Collaborate is nice in that I can talk to the students directly and personally, instead of via email, plus the rest of the class can get the benefit of any advice if I so choose. Collaborate is also the third method I might use for having students upload their progress and subject matter photos. My wife has been looking this up for me (she used to use Blackboard when she was teaching). Apparently Collaborate will allow students to upload image files of their subject matter and progress, and will also allow me to download these image files that the students have uploaded. I am thinking of organizing them by student, although it may be time consuming and may overload my own computer.

Meantime my colleagues are teaching on campus. Campbell was described earlier this summer by some magazine or newspaper (can’t remember which) as being one of the best prepared schools for students to return in the fall. And they have definitely put work into it. They are doing their utmost to keep residency at one student per room. Since Campbell is a residential university (on the main campus, most students live on campus), this may prove difficult. They have mandated spacing out of classroom seating to safe distances, and in order to accomplish this have devised a variety of class schedules to accommodate the students. In particular, many classes are being split in half, with half attending one day of the week in person and the other half attending the other day (for Tuesday-Thursday classes). All classes are being recorded, so on the days a student is not in the classroom, he or she can watch it online. For Monday-Wednesday-Friday classes the idea is the same, but the scheduling is a little more complicated. Some classes are being taught synchronously (i.e., the teacher meets with all students at the same time, which is what I am doing), and some asynchronously (students work on their own time). There are problems with each approach. Depending on class size, various variations of this model can be employed to ensure social distance. The staff are working very hard at maintaining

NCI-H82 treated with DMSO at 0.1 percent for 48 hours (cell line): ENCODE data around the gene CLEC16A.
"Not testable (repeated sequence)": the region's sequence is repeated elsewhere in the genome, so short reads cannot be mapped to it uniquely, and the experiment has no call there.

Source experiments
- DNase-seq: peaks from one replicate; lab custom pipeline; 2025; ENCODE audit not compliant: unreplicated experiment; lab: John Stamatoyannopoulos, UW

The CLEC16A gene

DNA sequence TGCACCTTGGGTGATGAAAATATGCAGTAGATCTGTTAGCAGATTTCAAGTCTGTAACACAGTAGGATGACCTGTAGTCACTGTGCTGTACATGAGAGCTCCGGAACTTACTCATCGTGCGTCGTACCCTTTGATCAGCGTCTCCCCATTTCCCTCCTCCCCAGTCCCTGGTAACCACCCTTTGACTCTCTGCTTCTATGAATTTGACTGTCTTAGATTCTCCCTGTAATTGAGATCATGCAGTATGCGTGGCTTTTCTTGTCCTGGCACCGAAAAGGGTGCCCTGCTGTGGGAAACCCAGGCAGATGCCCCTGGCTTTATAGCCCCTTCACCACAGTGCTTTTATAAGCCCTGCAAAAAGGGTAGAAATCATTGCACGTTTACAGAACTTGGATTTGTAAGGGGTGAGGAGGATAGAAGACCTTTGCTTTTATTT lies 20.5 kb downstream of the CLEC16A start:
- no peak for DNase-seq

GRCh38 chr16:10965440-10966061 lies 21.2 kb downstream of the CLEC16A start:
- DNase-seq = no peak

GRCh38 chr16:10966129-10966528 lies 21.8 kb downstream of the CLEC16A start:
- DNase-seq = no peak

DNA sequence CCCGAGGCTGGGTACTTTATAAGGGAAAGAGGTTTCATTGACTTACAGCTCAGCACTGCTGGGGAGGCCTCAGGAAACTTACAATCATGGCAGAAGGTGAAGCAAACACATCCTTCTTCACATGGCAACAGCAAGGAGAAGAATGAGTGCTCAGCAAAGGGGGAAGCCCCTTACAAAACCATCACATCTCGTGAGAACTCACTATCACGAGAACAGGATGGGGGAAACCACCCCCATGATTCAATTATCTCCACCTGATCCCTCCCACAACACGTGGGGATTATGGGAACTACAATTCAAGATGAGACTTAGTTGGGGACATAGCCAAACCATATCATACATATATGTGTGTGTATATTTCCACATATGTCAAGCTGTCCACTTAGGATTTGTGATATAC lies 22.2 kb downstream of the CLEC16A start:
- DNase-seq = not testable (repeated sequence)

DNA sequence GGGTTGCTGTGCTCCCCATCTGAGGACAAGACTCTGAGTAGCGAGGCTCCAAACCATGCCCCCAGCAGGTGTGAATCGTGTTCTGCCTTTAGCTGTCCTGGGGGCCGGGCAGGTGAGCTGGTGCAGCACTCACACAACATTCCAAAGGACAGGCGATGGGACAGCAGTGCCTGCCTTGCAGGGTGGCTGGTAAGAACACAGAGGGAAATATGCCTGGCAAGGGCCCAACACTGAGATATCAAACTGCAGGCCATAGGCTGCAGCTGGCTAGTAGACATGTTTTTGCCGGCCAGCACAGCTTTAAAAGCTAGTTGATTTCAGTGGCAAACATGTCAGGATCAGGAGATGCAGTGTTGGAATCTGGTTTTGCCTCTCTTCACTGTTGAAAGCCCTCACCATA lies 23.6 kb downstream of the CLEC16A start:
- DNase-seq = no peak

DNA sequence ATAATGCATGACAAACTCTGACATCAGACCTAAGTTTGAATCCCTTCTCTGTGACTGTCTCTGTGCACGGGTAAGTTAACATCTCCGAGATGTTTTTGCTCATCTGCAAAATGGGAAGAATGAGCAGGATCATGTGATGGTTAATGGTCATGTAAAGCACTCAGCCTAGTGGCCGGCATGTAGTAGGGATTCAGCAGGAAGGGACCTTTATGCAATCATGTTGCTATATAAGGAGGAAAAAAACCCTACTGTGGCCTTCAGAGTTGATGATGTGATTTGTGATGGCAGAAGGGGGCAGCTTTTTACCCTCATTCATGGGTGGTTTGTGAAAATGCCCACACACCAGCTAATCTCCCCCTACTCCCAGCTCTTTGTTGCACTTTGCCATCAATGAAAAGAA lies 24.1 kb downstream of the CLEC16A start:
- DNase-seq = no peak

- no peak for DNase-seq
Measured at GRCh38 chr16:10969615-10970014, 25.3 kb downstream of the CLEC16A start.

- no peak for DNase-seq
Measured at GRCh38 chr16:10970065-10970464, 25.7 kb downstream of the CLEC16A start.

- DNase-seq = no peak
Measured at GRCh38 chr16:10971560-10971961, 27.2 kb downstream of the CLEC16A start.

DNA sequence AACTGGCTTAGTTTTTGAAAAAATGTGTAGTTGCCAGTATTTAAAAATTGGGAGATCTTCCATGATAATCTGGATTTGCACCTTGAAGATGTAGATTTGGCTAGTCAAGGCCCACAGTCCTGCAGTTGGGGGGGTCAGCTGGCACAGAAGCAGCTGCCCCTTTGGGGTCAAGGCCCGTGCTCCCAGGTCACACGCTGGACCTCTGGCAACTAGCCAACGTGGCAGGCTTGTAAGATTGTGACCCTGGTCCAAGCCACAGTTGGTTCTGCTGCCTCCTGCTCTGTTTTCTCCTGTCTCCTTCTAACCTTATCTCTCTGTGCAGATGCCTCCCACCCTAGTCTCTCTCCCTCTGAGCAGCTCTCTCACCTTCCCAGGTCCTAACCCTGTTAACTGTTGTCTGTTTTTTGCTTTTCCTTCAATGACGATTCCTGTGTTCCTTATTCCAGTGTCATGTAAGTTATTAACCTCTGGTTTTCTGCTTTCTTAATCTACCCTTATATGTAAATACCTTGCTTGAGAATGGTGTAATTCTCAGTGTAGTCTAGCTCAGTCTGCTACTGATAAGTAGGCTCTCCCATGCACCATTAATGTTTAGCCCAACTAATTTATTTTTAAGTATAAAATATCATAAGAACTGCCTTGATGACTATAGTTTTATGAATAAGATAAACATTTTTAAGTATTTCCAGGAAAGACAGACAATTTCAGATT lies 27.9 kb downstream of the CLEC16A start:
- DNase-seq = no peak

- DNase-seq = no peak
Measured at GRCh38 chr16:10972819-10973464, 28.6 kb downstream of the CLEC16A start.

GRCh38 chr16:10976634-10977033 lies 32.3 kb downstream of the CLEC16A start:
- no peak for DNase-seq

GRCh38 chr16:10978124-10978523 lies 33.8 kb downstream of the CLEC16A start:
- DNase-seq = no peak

“You guys have to realize a party is not life or death, but you

socializing during a COVID outbreak is.”

– Aisha Greene, Duke student

cleanliness. I hope it works. North Carolina State University closed regular classes and has gone fully online already, due to a jump in COVID cases. The University of North Carolina at Chapel Hill has had four cluster outbreaks of COVID. Duke is faring well, but they required students to quarantine for two weeks before coming to school and they are testing like crazy. The biggest problem seems to be parties. I read a quote from a Duke student named Aisha Greene. She said, “You guys have to realize a party is not life or death, but you socializing during a COVID outbreak is.” My wife says she wants to meet this girl.

In our own department I worry about my colleagues who are teaching face to face. For the

Graphic Design professor, the computer lab is small relative to the number of computers in it, and spacing things so that students can be far enough apart will be quite a challenge. In the ceramics and painting studios, when students are going for and putting away supplies, social distancing just can’t be maintained and allow students time to get to their next classes.

It is only the end of the first week, though. I am waiting for word from the Computer Help Desk on their ideas on what I can do to resolve the photo uploading issue. And I am still learning more about Blackboard. Who knows? Maybe someone from the Blackboard company will read this, take pity on me, and make me my own special uploading function. I can always dream.